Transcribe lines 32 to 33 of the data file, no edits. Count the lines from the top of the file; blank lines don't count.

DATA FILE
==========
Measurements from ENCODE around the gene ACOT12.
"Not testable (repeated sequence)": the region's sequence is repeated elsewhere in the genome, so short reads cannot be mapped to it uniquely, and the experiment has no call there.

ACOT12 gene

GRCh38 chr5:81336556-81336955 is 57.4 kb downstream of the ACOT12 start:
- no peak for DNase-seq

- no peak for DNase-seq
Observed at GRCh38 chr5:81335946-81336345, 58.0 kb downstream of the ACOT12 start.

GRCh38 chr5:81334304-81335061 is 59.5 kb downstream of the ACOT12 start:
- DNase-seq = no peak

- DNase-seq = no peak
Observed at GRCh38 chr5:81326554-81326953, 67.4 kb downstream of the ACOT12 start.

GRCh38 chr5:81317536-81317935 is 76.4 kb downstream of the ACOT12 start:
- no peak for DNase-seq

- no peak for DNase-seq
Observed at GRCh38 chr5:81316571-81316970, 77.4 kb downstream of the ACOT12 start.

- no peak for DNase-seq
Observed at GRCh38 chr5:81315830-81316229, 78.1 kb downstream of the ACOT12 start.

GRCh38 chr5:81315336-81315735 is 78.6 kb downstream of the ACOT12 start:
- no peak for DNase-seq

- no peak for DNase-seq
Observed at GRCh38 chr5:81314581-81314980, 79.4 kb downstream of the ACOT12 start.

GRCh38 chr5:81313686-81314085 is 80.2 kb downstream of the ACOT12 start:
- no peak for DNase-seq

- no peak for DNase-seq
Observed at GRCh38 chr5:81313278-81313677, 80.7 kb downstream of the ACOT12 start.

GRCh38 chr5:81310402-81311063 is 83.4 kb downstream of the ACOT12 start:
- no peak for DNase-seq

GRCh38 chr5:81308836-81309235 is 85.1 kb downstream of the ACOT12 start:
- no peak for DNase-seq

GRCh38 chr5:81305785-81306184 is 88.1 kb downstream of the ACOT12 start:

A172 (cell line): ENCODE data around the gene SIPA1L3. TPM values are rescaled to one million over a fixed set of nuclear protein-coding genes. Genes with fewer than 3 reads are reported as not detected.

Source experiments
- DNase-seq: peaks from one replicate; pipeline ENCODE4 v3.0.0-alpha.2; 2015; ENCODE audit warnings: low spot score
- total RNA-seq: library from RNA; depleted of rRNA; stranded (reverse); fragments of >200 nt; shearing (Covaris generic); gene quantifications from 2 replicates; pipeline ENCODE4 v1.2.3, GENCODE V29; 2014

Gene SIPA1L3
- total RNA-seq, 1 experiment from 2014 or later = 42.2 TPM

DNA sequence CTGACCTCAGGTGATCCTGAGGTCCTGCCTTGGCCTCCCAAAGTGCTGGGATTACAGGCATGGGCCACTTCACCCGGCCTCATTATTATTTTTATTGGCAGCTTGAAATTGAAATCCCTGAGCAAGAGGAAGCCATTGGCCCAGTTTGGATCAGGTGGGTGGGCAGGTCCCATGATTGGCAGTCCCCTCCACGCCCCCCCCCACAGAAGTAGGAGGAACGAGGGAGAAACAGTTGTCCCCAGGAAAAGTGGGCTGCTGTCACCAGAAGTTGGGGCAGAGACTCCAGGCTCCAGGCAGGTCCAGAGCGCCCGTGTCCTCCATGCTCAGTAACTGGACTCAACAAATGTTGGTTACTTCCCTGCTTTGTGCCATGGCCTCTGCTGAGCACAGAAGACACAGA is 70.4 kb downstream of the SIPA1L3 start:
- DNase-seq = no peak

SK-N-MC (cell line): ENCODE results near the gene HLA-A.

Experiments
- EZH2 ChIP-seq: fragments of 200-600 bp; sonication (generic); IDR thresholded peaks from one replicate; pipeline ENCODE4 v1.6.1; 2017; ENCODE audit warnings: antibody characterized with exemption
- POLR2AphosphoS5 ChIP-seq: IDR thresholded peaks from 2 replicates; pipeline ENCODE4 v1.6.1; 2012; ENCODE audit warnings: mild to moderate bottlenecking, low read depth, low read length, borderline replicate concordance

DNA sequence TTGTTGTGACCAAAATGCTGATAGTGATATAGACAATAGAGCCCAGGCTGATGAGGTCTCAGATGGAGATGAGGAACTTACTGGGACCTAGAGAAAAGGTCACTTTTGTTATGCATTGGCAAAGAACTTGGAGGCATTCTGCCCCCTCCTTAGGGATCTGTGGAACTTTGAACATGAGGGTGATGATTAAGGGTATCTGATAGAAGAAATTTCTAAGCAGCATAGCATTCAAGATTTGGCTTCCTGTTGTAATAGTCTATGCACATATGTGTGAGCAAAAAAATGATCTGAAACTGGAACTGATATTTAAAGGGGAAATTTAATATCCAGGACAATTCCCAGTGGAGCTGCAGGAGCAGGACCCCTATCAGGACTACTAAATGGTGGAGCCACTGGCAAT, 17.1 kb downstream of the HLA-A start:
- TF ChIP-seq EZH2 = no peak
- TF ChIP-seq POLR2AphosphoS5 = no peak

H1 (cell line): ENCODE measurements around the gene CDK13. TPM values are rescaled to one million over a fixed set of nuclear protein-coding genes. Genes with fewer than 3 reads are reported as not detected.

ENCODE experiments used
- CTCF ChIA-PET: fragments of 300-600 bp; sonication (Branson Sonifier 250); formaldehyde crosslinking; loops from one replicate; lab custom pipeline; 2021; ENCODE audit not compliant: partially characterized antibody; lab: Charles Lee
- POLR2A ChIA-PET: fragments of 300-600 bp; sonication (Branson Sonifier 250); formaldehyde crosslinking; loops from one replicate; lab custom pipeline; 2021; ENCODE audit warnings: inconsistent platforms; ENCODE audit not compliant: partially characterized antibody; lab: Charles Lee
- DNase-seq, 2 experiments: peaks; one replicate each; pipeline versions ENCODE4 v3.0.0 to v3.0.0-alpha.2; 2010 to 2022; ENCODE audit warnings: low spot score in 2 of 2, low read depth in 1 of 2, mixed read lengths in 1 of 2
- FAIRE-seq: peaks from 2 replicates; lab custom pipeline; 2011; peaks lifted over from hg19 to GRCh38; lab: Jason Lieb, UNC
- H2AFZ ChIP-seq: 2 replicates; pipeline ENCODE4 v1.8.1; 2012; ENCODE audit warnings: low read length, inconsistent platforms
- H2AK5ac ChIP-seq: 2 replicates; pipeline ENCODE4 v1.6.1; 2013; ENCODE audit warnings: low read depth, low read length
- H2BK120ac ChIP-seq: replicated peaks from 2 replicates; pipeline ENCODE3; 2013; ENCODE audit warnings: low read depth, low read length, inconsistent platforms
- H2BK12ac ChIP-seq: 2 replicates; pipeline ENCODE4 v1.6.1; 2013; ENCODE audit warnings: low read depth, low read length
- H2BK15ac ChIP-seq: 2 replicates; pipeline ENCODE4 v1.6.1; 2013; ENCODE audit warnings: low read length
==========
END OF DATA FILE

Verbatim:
Source experiments
- DNase-seq: peaks from one replicate; pipeline ENCODE4 v3.0.0-alpha.2; 2015; ENCODE audit warnings: low spot score